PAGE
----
There seem to be TWO visual pathways that are quite distinct operating in the visual cortex: the ventral one that is concerned with object recognition and exhibits symmetric brain activation, and the dorsal one that is concerned with motion and spatial orientation, and does not exhibit this symmetry. Here’s where the symmetry can be broken: and it’s aided by motor learning (since that’s the provenance of the dorsal cortical system attuned to motion in the environment), hence the effectiveness of children tracing sandpaper letters to aid their reading acquisition in the Montessori method. Neat!
Dehaene calls for a “neuro-anthropology” that he realizes is beyond our reach, but that he believes to be a viable research orientation and program. How might we look at cultures neuroscientifically? Structural anthropologists a la Levi-Strauss already do it to an extent, positing the existence of a kind of “deep grammar” of culture that gives rise, unconsciously, to universal cultural forms, among them religion, mathematics, music and arts, facial expressions, games, legal systems, etc. Dan Sperber frames it as, “the image that emerges from the cumulated ethnographic record is not at all one of indefinite variability, but rather one of extremely elaborate variations within a seemingly arbitrary restricted set.” There’s more scientific evidence (vs. anthropological) than you might think: consider the research of Paul Ekman, who painstakingly developed a system that can encode all facial “micro-expressions,” and demonstrated that people across cultures assign the same meanings to most of these facial expressions. In music, we see that infants across cultures are sensitive to octaves and fifths, though other intervals and scales vary.
Sperber and Ekman’s data, though, leads them to posit too much constraint on culture, in Dehaene’s view. Sperber thinks of the brain in terms of different modules that developed for certain evolutionarily helpful reasons and then can be stretched a little to apply in somewhat different domains: universal structures that allow a “fringe” of cultural variability. Dehaene thinks there’s more variation possible: art forms aren’t just a “super-stimulus” that work at the limits of cortical stimulation within each of these regions, but they arise out of associations between a wide selection of mental representations that elicit complex emotions. To the extent that there are cortical modules that artists exploit, those modules have nebulous boundaries, and education and cultural acquisition can rewire their connections and boundaries substantially (perhaps the best argument for early, intensive arts education I’ve ever heard).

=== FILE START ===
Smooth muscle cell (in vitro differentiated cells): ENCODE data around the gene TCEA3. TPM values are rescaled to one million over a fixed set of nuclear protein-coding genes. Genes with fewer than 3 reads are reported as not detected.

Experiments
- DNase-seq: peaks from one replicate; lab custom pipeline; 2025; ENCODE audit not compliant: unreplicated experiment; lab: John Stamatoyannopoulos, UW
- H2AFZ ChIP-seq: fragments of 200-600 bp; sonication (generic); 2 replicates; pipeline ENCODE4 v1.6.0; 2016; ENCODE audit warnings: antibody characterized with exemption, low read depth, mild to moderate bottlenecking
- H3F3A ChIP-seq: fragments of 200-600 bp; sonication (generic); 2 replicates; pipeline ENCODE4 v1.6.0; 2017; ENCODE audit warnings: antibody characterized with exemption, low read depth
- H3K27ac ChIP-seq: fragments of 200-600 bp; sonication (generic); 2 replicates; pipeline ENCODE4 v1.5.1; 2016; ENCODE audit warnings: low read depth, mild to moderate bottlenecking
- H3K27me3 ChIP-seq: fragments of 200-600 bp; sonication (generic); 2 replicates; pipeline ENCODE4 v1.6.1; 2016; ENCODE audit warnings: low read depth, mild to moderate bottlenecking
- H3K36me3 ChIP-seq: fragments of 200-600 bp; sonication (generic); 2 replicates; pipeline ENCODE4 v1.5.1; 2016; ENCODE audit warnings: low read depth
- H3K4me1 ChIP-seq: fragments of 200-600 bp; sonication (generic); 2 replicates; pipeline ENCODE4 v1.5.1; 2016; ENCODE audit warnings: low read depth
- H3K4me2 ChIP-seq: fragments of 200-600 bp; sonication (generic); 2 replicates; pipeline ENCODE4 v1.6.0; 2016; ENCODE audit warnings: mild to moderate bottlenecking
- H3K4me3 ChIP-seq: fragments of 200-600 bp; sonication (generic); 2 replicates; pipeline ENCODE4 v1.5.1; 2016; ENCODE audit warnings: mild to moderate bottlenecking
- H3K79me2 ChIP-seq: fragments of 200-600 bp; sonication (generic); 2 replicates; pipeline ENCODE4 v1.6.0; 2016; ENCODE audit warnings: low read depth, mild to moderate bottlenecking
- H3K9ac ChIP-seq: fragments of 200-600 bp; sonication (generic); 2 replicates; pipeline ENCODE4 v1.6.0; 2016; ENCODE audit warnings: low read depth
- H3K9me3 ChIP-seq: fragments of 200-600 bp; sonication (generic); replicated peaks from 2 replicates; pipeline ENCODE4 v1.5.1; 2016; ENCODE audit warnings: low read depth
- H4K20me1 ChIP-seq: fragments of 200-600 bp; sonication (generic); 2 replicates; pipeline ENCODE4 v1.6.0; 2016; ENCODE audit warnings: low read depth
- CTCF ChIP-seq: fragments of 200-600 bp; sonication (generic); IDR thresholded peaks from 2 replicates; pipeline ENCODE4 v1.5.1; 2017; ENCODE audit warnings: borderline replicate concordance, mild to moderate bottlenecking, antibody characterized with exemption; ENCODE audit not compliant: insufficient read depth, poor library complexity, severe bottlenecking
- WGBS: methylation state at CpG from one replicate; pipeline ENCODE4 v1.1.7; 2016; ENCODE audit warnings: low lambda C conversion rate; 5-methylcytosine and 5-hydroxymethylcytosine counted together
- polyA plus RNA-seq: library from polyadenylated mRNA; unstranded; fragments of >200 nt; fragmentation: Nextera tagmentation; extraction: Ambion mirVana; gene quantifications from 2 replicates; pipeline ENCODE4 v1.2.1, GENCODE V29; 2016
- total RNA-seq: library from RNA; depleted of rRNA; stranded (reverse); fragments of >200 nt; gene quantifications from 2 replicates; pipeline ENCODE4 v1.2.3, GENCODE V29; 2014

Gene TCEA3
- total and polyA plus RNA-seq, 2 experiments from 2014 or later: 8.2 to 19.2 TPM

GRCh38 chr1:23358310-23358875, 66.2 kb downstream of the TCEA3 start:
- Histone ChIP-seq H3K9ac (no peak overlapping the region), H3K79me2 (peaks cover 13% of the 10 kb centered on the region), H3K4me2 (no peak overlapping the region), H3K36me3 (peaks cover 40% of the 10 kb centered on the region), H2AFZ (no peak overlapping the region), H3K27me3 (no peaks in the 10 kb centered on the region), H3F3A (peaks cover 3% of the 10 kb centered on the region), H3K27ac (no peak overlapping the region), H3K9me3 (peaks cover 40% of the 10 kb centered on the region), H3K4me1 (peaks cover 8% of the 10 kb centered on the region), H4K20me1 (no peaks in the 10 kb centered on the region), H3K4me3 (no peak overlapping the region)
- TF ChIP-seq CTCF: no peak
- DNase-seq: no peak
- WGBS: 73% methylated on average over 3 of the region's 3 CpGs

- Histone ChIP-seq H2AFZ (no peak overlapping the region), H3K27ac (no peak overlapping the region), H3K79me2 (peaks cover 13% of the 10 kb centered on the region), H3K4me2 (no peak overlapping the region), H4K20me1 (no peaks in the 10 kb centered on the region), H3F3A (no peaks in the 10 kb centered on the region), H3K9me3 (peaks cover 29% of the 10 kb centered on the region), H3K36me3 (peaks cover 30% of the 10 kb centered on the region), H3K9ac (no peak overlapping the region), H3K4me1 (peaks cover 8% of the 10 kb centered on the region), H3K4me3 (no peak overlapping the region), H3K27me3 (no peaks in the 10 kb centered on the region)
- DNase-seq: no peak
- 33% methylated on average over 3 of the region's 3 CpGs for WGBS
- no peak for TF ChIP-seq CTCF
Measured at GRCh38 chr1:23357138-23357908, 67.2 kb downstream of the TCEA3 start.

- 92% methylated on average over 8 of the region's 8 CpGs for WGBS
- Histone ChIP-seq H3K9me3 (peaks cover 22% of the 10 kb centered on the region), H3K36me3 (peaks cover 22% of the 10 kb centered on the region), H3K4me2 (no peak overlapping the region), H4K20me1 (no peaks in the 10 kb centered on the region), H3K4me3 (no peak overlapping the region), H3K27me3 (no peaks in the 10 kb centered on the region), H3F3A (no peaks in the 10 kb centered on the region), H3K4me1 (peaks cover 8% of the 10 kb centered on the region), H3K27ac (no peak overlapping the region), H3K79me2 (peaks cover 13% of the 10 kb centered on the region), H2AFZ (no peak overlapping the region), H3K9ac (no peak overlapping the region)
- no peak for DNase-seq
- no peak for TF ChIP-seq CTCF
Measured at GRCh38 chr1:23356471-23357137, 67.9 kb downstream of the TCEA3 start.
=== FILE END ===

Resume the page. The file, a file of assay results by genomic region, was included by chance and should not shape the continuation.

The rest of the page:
Moreover, like Changeux thinks, masterpieces come from novel stimulation of many regions–but not just that novel stimulation: the interactions between those regions, and their synchronous and “harmonious” (reinforcing) activation, are key. So too are amplifications of reality: as Ramachandran puts it, in a way many aesthetic theorists would like, “the purpose of art…is not merely to depict or represent reality…but to enhance, transcend, or indeed even to distort it…to amplify it in order to more powerfully activate the same neural mechanisms that would be activated by the original object.” (310) These connections are uniquely amplified in the human brain, which developed neuronal connections between distant cortical areas in the course of tool learning, has an abnormally large frontal cortex that can synthesize novel ideas and associations like metaphors, and is remarkably sensitive–even in infancy–to the communicative intentions of others. I think there’s an interesting parallel to common descriptions of modernism here: art arising out of representing common forms in the most novel, non-traditional ways possible, art taken to the extremes of what has gone before along each possible dimension we can use to describe artistic forms.
Granted–as Dehane grants it–we’re a long way from any rigorous neuroscientific theory of aesthetics or complex cultural productions. But it’s fun and enlightening to speculate, and in the meantime, Dehaene gives us a core of very rigorous explication and a case study in how to exhibit a brain- and mind-based theory of a complex learned phenomenon without excluding its historical, social and cultural context.
As a final note in that vein–the New York Times review of this book criticized Dehaene for seeming to disagree with himself: at the same time saying that the mind is tightly constrained in its learning by the brain’s structure, and that it is remarkably plastic. I don’t think these things need to be in opposition. For one, Dehaene makes it clear that he’s positing constraints partly as a corrective to the “default social science model” of cultural acquisition via general learning mechanisms starting from a blank slate. More substantially, though, evo-devo and several other scientific developments have clearly shown us how tight constraints can produce enormous variety of mechanism and ultimate form. This is a sophisticated account of reading in culture that carefully avoids both reductionism and relativism, while incorporating both biology and historical and cultural context.